Older adults with chronic kidney disease (CKD; defined as an estimated glomerular filtration rate [GFR; a measure of kidney function] of less than 60 mL/min/1.73 m2) have a high prevalence of concurrent complications and increased risk for adverse outcomes including mortality, cardiovascular disease, and kidney failure, find recent studies. A prior study demonstrated an increase in CKD prevalence between 1988-1994 and 1999-2004 for the general U.S. population. However, trends in CKD prevalence have not been reported for the oldest old [defined as 80 years of age or older]," write C. Barrett Bowling, M.D., M.S.P.H., formerly of the Veterans Affairs Medical Center, Atlanta, and colleagues.
As reported in a Research Letter, the authors used data from national surveys (the National Health and Nutrition Examination Surveys (NHANES) 1988-1994 and 1999-2010), to study participants age 80 years or older who completed a medical evaluation in the NHANES mobile examination center (n = 3,558).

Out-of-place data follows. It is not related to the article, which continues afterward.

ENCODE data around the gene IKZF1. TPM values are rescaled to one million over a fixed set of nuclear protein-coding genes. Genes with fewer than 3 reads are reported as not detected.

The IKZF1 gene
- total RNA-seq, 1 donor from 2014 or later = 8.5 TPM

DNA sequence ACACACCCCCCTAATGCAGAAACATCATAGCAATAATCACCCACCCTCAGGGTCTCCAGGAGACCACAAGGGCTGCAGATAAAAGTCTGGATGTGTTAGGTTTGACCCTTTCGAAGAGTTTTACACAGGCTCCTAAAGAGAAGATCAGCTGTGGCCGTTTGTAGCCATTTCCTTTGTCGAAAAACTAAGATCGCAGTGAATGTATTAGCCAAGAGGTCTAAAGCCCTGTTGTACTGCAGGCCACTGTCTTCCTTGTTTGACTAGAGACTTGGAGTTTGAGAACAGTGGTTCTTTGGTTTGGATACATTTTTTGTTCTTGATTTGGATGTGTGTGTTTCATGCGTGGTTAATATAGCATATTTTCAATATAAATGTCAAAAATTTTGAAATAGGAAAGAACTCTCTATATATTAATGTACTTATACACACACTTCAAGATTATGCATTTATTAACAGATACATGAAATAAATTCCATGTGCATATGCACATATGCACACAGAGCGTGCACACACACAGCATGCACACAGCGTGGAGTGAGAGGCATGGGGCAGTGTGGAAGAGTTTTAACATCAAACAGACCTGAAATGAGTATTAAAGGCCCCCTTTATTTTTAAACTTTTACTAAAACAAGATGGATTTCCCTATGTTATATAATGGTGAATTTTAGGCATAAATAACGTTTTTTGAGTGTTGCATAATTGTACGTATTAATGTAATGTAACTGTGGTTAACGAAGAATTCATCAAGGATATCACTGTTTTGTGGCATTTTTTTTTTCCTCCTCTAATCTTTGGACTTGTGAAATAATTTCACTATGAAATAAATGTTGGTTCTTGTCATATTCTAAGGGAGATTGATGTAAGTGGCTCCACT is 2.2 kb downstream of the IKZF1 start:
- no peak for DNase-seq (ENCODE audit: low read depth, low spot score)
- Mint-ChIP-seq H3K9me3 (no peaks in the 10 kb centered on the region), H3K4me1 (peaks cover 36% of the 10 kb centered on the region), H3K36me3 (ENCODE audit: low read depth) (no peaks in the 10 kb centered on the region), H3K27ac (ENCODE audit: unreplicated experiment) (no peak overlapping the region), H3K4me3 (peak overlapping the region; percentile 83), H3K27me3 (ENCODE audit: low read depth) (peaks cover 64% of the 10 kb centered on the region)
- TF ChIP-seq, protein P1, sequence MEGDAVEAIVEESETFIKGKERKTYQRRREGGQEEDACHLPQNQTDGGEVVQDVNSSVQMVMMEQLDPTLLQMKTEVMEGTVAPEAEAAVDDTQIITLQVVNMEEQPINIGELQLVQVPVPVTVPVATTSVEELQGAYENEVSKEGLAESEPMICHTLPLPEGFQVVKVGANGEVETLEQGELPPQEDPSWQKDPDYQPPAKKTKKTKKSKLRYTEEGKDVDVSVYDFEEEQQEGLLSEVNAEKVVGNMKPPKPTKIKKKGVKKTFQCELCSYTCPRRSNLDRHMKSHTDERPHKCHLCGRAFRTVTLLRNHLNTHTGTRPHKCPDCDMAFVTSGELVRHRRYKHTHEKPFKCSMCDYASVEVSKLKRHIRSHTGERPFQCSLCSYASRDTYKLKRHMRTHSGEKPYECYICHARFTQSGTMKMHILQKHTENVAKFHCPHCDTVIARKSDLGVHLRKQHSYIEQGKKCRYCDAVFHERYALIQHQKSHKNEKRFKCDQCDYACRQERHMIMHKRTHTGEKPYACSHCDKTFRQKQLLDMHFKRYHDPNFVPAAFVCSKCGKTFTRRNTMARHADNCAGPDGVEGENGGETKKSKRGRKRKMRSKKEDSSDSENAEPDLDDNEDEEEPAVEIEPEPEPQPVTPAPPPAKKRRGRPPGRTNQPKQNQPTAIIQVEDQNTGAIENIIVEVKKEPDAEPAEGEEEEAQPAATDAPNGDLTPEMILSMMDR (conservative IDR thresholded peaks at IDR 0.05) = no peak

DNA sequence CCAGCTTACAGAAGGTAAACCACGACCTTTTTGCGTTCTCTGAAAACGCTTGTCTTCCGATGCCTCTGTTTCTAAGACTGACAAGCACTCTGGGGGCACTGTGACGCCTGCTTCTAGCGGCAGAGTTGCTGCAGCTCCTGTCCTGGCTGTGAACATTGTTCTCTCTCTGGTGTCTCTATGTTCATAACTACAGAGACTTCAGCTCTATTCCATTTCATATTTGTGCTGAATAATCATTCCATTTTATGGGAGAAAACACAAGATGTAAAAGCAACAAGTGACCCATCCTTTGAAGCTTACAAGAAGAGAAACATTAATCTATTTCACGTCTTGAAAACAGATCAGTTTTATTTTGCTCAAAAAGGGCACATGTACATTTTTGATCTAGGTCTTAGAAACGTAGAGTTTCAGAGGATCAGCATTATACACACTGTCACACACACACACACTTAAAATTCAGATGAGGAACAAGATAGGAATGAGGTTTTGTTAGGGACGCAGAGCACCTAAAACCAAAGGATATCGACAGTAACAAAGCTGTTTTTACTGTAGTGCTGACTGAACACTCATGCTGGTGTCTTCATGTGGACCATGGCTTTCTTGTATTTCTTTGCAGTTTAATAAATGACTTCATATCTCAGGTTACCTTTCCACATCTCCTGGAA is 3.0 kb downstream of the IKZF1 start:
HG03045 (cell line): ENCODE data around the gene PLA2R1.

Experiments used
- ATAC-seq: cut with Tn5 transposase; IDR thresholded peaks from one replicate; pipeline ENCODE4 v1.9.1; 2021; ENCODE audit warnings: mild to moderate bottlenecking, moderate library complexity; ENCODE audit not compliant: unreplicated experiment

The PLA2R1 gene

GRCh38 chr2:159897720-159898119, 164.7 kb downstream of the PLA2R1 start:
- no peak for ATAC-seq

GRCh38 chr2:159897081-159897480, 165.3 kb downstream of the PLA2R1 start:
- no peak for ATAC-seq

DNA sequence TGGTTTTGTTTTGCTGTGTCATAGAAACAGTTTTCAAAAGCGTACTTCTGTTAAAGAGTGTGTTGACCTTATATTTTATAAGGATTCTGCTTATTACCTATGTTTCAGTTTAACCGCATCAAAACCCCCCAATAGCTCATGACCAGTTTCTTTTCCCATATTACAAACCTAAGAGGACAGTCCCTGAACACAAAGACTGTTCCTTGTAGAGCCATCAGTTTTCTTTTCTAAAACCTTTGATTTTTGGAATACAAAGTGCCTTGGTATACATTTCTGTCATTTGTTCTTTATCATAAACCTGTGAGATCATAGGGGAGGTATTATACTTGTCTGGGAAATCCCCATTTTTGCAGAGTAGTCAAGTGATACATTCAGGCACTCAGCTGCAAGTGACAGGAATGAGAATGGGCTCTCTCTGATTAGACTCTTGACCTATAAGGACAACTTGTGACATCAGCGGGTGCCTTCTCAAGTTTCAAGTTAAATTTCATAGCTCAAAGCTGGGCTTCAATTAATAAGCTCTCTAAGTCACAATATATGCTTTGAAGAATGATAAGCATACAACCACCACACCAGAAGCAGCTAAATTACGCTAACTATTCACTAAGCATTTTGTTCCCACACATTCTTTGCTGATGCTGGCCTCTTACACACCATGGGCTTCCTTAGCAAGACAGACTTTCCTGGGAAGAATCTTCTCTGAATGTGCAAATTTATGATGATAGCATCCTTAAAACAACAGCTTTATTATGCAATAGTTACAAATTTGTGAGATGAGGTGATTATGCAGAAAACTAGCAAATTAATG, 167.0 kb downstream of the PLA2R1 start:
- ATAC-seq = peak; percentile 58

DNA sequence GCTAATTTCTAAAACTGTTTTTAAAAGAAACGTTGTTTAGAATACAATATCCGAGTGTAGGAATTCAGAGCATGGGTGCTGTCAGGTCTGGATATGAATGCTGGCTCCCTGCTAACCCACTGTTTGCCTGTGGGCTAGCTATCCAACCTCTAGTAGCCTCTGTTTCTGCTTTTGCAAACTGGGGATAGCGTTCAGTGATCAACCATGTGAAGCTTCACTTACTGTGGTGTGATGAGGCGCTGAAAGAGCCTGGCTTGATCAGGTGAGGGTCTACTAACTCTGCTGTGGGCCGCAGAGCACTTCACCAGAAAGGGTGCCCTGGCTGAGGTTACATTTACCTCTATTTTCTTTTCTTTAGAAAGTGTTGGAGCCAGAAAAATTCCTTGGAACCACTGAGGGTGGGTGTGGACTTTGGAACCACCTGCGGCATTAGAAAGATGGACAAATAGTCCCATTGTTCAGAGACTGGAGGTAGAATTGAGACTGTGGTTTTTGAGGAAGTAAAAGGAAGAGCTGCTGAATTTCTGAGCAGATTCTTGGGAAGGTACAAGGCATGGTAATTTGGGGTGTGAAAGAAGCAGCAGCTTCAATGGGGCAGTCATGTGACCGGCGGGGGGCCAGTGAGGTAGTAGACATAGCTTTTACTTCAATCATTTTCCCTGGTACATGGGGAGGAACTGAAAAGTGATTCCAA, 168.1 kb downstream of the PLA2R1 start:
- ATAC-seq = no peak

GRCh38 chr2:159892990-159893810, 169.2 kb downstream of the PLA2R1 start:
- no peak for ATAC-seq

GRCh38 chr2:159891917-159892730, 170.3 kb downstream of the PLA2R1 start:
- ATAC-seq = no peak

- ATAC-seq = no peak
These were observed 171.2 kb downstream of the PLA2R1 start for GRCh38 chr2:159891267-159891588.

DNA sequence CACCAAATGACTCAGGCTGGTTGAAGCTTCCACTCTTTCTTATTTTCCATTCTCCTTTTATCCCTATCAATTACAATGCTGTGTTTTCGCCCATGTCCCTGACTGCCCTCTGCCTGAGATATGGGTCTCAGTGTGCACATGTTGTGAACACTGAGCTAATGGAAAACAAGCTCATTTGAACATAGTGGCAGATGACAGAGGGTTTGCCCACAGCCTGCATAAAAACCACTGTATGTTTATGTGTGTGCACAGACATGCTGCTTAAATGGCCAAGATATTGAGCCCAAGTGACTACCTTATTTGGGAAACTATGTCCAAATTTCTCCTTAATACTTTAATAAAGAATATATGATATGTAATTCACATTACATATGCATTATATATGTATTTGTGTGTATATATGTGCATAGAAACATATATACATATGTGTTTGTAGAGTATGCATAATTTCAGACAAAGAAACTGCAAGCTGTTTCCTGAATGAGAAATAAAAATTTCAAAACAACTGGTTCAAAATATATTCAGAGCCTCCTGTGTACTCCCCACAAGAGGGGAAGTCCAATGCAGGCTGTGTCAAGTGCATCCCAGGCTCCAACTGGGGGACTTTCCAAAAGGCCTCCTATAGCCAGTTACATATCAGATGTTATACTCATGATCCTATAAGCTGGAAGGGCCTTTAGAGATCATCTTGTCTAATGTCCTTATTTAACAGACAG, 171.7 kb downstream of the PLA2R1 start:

The researchers found that the prevalence of an estimated GFR of less than 60 mL/min/1.73 m2 was 40.5 percent in 1988-1994, 49.9 percent in 1999-2004, and 51.2 percent in 2005-2010. The prevalence of a more severe reduction in estimated GFR (less than 45 mL/min/1.73 m2) was 14.3 percent in 1988-1994, 18.6 percent in 1999-2004, and 21.7 percent in 2005-2010.
The findings point to a rise in prevalence in CKD among people 80 years and older and suggests that "efforts to address CKD among the oldest old may be necessary," the authors conclude.